The finding by Csiro, Australia’s government research network, has led to the National Greenhouse Gas Inventory being updated.
It follows research by scientists and officials across Australia based on data collected over eight years that looked into ways to reduce methane emissions in livestock as part of Meat and Livestock Australia's methane abatement research programmes.
The new methodology also brings the inventory in line with the estimates of the Intergovernmental Panel on Climate Change, the leading international body on the assessment of climate change, which was established by the United Nations Environment Programme and the World Meteorological Organisation in 1988.
Csiro's Ed Charmley said the survey was conducted because of concerns about the large differential between the government emission figures and those published by the IPCC for Australian cattle.
Doubt surrounded the accuracy of previous calculation methodologies used for cattle, and northern Australian cattle in particular, which were over-estimated, he said.
"Different methods used to calculate emissions from livestock in temperate and tropical regions were based on studies done in the 1960s and 1990s, mainly with dairy cattle," Dr Charmley explained.
"The revised method, which is based on improved ways of estimating ruminant methane emissions from forage-fed beef and dairy cattle in temperate or tropical regions has been tested against international defaults provided by the IPCC and found to give consistent methane yields."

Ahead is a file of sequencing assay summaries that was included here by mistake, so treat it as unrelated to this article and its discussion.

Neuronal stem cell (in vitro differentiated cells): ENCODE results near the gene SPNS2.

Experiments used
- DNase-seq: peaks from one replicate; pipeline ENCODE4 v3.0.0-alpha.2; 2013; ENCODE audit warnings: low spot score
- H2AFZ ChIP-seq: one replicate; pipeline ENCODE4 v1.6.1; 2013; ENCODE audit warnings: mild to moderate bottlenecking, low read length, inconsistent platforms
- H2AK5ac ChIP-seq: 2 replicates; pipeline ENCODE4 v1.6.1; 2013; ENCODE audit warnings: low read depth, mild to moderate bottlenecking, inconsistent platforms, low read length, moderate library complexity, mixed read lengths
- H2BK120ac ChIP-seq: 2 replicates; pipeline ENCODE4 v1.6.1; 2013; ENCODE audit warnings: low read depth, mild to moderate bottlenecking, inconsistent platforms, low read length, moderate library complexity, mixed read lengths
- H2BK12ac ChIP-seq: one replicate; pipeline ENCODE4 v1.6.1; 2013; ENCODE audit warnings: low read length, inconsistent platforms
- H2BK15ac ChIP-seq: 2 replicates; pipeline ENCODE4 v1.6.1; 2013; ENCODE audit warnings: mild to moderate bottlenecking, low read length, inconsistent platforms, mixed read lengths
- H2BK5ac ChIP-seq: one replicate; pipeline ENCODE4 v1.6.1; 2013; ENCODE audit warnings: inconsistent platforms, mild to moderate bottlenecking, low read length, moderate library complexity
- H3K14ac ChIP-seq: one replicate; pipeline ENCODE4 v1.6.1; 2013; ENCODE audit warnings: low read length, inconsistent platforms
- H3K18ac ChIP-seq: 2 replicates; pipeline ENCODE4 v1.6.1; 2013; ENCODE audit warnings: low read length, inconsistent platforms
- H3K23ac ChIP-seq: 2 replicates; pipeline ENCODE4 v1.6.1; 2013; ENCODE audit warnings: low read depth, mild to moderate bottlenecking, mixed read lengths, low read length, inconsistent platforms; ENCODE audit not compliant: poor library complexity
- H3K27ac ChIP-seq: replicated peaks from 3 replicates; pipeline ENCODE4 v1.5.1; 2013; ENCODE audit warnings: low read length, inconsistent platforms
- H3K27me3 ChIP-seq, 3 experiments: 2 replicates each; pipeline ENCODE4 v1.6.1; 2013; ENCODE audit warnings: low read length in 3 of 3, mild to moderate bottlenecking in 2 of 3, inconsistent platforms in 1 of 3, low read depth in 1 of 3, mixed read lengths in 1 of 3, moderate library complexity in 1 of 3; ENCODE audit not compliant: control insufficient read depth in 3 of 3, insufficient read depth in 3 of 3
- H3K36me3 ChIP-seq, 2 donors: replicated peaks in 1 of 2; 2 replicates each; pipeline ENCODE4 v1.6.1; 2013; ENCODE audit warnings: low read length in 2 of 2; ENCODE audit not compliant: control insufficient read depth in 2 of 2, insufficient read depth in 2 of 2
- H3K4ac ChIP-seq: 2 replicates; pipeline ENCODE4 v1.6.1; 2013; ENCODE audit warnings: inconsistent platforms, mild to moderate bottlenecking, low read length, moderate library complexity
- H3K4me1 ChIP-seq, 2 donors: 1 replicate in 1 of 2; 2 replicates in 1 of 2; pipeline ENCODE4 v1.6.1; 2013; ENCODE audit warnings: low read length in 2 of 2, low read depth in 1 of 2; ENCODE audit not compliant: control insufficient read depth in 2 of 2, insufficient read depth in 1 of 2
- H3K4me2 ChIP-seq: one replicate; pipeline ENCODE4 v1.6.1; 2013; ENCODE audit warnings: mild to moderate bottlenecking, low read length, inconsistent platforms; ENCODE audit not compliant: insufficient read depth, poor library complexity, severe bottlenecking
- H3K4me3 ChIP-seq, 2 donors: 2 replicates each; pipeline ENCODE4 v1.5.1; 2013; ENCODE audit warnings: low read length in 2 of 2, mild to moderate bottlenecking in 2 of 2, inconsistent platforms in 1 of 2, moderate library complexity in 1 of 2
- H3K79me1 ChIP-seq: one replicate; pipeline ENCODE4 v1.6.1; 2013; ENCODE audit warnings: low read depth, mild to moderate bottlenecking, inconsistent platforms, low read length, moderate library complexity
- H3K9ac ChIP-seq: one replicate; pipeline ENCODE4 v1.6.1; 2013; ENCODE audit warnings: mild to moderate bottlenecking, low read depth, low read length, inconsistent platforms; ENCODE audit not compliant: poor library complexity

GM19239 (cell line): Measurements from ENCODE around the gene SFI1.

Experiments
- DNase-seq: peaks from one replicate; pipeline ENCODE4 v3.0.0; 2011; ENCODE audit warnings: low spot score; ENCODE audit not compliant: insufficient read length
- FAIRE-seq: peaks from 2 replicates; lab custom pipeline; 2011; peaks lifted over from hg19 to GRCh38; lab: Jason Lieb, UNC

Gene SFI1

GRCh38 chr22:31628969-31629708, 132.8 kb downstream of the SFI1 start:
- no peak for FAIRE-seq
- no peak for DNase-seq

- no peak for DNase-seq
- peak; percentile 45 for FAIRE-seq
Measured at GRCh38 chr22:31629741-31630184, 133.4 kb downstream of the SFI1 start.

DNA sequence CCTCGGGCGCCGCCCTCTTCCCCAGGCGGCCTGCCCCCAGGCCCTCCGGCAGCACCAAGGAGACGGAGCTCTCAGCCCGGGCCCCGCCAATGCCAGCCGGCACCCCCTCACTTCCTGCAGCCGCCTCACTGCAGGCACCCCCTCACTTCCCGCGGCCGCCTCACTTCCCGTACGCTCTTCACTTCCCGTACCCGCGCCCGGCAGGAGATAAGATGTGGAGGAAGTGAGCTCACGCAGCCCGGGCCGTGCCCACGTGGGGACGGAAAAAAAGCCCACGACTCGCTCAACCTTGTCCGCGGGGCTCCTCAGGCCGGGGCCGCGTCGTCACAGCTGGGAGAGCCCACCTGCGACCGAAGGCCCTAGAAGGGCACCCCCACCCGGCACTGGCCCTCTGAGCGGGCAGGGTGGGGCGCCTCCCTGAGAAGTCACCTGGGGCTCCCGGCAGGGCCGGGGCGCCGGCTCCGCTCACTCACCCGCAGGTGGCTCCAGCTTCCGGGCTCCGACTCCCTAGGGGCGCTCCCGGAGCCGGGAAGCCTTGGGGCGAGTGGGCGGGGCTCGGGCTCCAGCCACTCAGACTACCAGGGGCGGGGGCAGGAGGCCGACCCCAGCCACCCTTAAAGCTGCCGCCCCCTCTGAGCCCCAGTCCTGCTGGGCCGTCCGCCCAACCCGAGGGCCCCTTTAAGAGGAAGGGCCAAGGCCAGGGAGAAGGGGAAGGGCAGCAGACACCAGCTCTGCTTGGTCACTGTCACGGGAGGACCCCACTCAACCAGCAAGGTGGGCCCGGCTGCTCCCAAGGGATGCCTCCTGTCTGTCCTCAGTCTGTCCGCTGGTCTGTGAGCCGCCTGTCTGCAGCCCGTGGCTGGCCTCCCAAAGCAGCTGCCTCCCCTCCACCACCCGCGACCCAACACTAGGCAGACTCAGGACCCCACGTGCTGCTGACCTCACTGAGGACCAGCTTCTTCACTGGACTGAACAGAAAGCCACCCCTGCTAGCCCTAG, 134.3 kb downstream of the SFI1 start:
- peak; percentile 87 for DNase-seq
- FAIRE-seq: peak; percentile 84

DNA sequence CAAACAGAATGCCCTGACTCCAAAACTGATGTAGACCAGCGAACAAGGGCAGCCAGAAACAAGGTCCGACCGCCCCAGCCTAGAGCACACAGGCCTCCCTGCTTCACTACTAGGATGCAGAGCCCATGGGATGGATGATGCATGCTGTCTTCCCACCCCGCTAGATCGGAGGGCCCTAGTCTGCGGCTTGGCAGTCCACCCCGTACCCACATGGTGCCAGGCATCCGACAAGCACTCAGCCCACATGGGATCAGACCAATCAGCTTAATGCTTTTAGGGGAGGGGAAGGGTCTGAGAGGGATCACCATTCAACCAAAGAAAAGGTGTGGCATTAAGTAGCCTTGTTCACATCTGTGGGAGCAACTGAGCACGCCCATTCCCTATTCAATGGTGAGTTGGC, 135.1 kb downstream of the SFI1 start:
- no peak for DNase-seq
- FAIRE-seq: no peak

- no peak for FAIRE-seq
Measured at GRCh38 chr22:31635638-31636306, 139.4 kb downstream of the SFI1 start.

MLA’s Matthew McDonagh said the new research provided an accurate dataset: "This revelation clearly shows livestock-based emissions are nowhere near what they were thought to be and will help improve the accuracy of Australia's national greenhouse gas emissions estimates.
"This is positive news for the Australian livestock sector as it seeks to continually improve its production efficiencies and demonstrate its environmental credentials."
Tom Davison, a sustainability manager at the industry-owned livestock advocacy, said the findings also illustrated a number of simple management measures producers could implement to substantially reduce methane emissions while increasing productivity.
"Some of these are as simple as integrating leucaena into grazing systems, improving growth rates or herd reproductive performance, while other future techniques may include feeding red-algae to livestock and have been prioritised for further research," said Dr Davison.
"We look forward to continuing to make further gains in this field for the mutual benefit of both our livestock industries and environmental sustainability.”